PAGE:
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of his Sixth Amendment right to a speedy trial, the court must consider a number of factors: first, whether the delay before trial was uncommonly long; second, whether the government or the defendant is more to blame for the delay; third, whether in due course, the defendant asserted his right to a speedy trial; and fourth, whether the defendant suffered prejudice as a result of the delay. U.S. v. Harris, 376 F.3d, 1282, 1290 (11th Cir. Ala. 2004); see Barker v. Wingo, 407 U.S. 514, 530, 92 S.Ct. 2182, 2191-92, 33 L.Ed.2d 101 (1972). The Petitioner has failed to make a showing of prejudice as his trial began less than seven months after his arrest and Petitioner does not assert that his defense was prejudiced by the delay. The Supreme Court has stated that a defendant typically cannot establish a Sixth Amendment speedy trial claim, however long the delay, if the government pursued the prosecution with "reasonable diligence," and the defendant fails to show that the delay resulted in "specific prejudice to his defense." Doggett v. U.S, 505 U.S. 647, 651, 112 S. Court 2686, 2690, 120 L. Ed. 2d. 520 (1992). The Petitioner has failed to show that the court's rejection of this claim resulted in an unreasonable application of federal law, as established by Supreme Court precedent, or an unreasonable determination of the facts in light of the evidence in this case. Therefore, Ground Three does not warrant habeas corpus relief. GROUND FOUR - VIOLATION OF SPEEDY TRIAL RIGHTS Petitioner asserts that he was denied a speedy trial because his December 4, 2001 jury trial was held more than ten days after he filed two notices of expiration pursuant to state procedural rules. Petitioner's argument rests on whether the state violated his right to a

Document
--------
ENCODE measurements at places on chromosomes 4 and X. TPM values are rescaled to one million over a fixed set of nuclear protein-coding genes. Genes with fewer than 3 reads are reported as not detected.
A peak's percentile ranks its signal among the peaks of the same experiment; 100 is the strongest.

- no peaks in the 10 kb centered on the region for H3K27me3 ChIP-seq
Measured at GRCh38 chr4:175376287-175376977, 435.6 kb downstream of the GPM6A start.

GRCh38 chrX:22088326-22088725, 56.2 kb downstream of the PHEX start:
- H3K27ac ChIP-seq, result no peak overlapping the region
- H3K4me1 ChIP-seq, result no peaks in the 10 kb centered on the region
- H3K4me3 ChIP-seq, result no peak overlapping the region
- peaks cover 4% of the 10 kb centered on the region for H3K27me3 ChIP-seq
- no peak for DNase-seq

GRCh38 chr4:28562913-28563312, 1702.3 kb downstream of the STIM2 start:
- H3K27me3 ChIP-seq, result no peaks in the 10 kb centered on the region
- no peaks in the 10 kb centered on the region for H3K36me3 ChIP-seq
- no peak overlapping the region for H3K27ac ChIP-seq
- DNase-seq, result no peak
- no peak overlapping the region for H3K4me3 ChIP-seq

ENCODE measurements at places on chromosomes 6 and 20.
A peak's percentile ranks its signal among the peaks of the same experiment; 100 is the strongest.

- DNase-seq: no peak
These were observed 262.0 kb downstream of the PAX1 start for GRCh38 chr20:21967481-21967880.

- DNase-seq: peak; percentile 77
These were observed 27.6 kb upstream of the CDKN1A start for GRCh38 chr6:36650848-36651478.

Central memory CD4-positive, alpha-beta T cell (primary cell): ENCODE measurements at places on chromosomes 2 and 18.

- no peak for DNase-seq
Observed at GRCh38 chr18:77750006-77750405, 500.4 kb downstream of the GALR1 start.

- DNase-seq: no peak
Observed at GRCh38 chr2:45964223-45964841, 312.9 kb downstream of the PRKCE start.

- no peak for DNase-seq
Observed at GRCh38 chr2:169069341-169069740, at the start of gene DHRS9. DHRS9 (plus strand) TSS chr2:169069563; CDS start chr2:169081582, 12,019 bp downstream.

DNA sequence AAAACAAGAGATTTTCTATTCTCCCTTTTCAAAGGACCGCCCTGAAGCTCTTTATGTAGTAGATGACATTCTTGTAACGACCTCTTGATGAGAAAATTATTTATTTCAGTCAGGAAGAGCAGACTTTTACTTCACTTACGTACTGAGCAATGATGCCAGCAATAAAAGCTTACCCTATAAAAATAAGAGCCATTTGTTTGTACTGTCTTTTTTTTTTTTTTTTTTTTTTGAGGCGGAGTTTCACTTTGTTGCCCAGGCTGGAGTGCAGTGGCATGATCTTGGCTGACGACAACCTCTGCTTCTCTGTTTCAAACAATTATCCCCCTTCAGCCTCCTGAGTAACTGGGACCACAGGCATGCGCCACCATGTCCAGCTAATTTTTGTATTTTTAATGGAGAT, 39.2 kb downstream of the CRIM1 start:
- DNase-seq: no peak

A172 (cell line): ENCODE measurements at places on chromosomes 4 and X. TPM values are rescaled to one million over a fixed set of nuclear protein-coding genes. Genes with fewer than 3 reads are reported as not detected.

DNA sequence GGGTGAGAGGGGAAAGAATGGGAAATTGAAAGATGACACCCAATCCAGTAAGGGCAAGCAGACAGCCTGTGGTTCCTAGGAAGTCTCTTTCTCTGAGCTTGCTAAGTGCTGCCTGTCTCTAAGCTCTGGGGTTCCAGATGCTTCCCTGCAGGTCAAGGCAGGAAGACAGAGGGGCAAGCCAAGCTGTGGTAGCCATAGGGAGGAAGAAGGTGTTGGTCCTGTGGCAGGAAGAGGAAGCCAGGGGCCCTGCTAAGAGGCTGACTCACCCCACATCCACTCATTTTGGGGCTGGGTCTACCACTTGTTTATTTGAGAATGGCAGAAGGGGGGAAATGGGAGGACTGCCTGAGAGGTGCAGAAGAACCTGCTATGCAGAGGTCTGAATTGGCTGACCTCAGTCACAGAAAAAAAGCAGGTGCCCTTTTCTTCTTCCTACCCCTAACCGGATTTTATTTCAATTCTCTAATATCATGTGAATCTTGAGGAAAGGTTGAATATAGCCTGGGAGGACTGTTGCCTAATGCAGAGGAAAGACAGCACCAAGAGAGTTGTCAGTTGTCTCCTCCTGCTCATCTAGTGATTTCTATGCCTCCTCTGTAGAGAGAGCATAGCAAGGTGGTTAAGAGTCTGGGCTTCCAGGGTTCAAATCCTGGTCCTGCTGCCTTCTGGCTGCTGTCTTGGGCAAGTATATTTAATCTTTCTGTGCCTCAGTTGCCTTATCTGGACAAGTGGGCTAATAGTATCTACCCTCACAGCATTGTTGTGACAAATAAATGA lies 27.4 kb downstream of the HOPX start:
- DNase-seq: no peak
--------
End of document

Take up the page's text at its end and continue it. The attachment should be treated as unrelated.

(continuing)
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speedy trial under state procedural rules. Again, it is for the state courts to determine whether a state violates its own rules of criminal procedure. This is not a matter for federal habeas corpus review. Petitioner has failed to cite to any decision of the United States Supreme Court that reached a decision contrary to the state court's decision in this case. Accordingly, the Court finds that Petitioner has failed to show that he is entitled to federal relief on this claim. CONCLUSION The Petition will be dismissed because it is time barred. If it were not time barred, it would have been denied on the merits for the reasons set forth above. It is therefore ORDERED AND ADJUDGED that: 1. The petition for writ of habeas corpus (Dkt. #1) is DISMISSED WITH PREJUDICE. 2. The Clerk is directed to terminate this case, any pending motions, and close this file. DONE and ORDERED in Tampa, Florida on July 31, 2009.
Copies Furnished To: Counsel/Parties of Record